Curated by Alia Swastika (Indonesia) and Suman Gopinath (India). Shadow Lines, the first edition of Biennale Equator suggests imaginary lines that draw people together and pull them apart; it also refers to geo-political borders and the creation of modern states in South Asia. There were 43 artists who participated in the event.
With its overarching theme of ‘religiosity, spirituality and belief’, the Biennale attempted to present ways in which artists from the two countries address and interpret their contemporary conditions, informed by their personal experiences and also by the political structures of the countries they live in.
India’s influence on Indonesian culture, particularly in Sumatra, Java, Bali and amongst several ethnic groups in the eastern archipelago, has contributed greatly to pluralism in Indonesia.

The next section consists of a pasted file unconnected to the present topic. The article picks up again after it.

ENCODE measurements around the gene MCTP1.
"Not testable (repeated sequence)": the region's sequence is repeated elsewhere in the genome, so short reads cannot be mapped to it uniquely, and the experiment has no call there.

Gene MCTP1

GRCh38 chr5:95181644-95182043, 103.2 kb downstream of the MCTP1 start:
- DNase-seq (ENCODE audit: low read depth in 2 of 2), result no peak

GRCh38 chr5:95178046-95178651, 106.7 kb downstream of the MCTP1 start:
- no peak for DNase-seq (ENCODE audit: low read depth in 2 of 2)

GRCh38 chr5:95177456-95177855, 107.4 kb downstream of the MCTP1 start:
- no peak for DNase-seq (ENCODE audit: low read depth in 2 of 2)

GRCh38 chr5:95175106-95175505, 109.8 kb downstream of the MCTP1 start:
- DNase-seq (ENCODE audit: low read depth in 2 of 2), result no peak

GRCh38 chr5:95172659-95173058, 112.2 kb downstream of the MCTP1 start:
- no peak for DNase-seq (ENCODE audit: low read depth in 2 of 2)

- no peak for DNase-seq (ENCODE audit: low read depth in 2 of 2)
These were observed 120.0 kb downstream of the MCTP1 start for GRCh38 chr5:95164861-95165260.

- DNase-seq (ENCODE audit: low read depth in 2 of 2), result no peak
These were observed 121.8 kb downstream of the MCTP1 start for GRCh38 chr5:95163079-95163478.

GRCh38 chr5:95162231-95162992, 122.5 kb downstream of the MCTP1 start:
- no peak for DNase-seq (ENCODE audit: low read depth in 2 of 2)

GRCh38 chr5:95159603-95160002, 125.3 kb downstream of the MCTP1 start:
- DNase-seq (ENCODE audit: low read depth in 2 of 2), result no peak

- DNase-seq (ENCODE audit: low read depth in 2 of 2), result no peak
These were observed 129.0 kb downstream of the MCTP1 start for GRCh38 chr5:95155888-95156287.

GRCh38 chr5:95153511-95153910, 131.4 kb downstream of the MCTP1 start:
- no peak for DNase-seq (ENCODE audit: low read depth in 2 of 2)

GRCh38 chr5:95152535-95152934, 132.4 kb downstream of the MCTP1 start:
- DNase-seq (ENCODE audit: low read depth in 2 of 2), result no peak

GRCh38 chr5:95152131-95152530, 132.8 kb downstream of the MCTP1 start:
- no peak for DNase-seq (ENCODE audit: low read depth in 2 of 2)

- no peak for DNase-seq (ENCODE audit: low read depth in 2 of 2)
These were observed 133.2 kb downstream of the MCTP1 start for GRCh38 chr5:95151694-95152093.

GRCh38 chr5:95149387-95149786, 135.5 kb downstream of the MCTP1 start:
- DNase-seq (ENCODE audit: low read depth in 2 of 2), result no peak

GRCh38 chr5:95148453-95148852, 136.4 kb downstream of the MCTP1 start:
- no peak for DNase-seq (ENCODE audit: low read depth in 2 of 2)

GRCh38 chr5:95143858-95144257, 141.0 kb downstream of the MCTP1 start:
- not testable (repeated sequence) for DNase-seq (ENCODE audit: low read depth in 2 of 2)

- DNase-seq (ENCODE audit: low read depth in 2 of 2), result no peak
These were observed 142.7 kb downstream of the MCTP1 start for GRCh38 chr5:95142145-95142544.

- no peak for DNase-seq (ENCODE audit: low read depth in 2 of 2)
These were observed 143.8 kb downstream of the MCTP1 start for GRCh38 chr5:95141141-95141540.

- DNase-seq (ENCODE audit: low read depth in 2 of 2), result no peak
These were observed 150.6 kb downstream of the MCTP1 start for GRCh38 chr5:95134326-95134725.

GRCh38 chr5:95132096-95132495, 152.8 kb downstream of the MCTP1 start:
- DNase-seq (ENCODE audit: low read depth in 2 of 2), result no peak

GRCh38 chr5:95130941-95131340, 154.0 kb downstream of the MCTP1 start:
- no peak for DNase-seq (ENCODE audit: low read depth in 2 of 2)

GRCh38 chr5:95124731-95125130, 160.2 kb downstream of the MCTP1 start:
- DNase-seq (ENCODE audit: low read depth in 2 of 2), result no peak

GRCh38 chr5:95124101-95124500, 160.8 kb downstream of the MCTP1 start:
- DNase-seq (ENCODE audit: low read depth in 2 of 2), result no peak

Although there are many similarities in Indian and Indonesian cultures, there are also many differences in the respective cultural contexts.
Throughout history, much of the interaction between these two countries has been through religion.
Several of the religions that are currently practiced by Indonesians were brought to the archipelago by Indian traders or religious practitioners.
With the establishment of religion as social institutions encompassing spiritual and cultural practices, varying interpretation of religious texts reflects role of religion in relationship to political power.
Both India and Indonesia are facing situations where religion is sometimes politicized to cause social conflicts and emphasize differences.
The art works in the exhibition underline a critical perspective towards religiosity and evoke hidden or unseen feelings and interpretations of the ways religiosity is perceived in our everyday lives.